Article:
tlhIngan-Hol Archive: Fri Mar 11 04:20:54 1994

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Re: How to speak of existence?

ghItlh ~mark:
>Hmm, maybe your problem was not the "-lu'" aspect (as someone commented
>once before, long ago), but the "tu'" verb; i.e. that in Klingon it *does*
>imply a location (as opposed to the "there" which I argued doesn't in
>English).  I can't offhand think of any canonical phrases using "tu'lu'"
>that don't imply a location as well.  Can anyone else?  I still think
>"tu'lu'" works for abstract things which aren't "located" anywhere.  Have
>we any evidence for "tu'" (not just "tu'lu'") on abstracts like this?

I don't believe so. I don't think {tu'lu'} looks right when refering
abstractly to things without a particular location.

{qech law' ja'chuqbogh lutu'lu'}
"There are many ideas under discussion." (Note: "under discussion" is an
English idiom; I only used it to make the English sound more natural)

The {tu'lu'} looks quite awkward in this construction. The ideas don't have
any location. They are not tangible entities. And anyways, this sentence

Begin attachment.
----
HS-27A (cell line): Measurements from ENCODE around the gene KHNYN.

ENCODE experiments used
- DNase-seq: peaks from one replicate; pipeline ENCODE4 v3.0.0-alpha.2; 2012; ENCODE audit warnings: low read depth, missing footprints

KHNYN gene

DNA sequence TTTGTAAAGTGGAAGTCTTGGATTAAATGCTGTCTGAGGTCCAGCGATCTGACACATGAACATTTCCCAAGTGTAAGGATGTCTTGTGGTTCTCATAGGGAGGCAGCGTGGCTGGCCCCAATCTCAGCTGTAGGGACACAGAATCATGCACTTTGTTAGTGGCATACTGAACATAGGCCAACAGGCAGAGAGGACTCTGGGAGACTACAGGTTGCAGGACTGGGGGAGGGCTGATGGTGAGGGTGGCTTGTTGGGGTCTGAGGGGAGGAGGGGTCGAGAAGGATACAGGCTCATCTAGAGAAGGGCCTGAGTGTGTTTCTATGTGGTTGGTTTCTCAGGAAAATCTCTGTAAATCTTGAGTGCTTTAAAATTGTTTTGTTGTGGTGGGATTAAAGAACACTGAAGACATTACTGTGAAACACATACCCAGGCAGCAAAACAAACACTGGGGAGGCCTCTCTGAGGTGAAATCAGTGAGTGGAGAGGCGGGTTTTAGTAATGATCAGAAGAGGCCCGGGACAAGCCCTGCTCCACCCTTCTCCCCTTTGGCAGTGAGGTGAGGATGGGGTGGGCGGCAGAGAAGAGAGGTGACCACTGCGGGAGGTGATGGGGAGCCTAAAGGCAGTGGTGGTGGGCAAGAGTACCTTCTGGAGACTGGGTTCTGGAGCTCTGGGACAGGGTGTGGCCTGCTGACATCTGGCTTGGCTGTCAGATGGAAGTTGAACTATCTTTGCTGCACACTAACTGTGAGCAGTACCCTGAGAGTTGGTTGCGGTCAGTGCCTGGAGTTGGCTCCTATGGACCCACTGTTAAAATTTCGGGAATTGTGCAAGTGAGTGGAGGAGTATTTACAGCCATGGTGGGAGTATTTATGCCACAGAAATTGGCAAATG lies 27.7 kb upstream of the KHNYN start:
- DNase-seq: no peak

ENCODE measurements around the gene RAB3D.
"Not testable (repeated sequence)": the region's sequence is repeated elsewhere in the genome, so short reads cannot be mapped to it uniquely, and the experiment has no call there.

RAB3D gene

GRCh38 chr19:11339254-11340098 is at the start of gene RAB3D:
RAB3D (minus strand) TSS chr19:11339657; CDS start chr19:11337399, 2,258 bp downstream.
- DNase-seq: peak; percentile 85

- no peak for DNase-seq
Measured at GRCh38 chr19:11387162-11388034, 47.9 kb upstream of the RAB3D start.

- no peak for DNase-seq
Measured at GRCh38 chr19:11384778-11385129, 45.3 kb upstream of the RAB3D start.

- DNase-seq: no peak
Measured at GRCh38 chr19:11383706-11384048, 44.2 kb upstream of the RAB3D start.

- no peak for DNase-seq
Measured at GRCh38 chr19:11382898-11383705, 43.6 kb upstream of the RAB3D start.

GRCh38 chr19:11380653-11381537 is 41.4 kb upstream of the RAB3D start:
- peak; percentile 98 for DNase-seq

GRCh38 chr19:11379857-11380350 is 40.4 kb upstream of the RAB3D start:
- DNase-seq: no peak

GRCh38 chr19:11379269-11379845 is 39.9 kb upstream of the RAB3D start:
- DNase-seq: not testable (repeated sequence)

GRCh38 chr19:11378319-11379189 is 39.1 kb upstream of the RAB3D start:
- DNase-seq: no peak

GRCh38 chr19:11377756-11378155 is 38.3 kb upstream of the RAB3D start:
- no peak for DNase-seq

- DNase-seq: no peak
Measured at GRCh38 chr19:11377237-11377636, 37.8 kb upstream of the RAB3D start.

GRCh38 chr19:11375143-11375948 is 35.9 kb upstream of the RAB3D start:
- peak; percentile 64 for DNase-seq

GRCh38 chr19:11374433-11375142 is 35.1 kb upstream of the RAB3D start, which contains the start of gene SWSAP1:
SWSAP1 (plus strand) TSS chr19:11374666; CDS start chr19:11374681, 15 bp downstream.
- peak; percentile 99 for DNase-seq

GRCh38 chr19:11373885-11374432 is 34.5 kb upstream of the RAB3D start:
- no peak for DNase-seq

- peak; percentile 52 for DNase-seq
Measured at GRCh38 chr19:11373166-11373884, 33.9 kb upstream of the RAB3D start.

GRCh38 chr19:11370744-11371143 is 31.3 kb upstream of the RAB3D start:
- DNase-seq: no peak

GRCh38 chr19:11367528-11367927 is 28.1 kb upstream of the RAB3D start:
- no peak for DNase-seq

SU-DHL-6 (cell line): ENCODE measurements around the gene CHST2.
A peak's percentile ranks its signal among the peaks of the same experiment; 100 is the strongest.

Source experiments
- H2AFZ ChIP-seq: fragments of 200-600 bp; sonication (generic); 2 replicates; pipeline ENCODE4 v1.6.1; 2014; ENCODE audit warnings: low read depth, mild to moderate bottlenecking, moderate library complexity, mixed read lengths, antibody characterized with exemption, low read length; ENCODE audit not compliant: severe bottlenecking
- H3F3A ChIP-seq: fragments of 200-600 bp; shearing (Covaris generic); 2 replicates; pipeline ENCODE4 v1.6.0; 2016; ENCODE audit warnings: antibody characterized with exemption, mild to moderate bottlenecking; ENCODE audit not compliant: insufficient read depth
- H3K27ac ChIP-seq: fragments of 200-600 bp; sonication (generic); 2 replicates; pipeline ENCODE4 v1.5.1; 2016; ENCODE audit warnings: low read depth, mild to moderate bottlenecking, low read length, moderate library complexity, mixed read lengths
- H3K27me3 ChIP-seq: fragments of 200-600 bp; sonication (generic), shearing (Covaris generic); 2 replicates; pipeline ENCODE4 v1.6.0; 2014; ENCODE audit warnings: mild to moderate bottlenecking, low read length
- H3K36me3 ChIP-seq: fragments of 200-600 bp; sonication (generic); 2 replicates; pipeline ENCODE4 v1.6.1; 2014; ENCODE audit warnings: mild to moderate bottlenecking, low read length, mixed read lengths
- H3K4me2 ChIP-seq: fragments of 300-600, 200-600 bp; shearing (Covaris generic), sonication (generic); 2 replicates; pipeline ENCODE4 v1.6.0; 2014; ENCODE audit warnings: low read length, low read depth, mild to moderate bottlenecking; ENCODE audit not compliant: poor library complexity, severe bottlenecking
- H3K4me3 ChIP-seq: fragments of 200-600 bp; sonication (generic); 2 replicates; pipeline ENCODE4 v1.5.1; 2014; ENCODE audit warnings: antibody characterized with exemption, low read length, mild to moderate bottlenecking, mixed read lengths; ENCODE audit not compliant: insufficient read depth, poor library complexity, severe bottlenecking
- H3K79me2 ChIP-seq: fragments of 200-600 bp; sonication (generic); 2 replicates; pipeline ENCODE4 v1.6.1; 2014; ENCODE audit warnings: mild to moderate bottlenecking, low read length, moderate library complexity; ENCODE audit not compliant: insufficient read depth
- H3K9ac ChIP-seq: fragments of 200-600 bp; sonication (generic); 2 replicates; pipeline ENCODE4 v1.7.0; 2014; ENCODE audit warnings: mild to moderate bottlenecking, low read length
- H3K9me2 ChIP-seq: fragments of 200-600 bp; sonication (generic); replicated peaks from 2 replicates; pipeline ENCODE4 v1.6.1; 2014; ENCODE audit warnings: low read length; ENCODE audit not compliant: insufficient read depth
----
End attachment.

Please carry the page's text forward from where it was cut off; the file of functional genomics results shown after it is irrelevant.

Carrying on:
looks much more Klingonesque if it comes out as
{law' qech ja'chuqbogh} "The ideas they discuss are numerous."

Klingon and English are so different that recasting is almost always required
to some degree to make the final translation more 'natural'.

To me, {tu'lu'} only corresponds to the English "there is/are" if a location
is specified or implied. Otherwise, it must be expressed some other way, and
there may be several methods that work.

Guido#1, Leader of All Guidos

> "There are ways of telling whether she is a witch."
How do you know she is a witch?
Well, she turned me into a NEWT!
A newt?
......well.......well, I got better.

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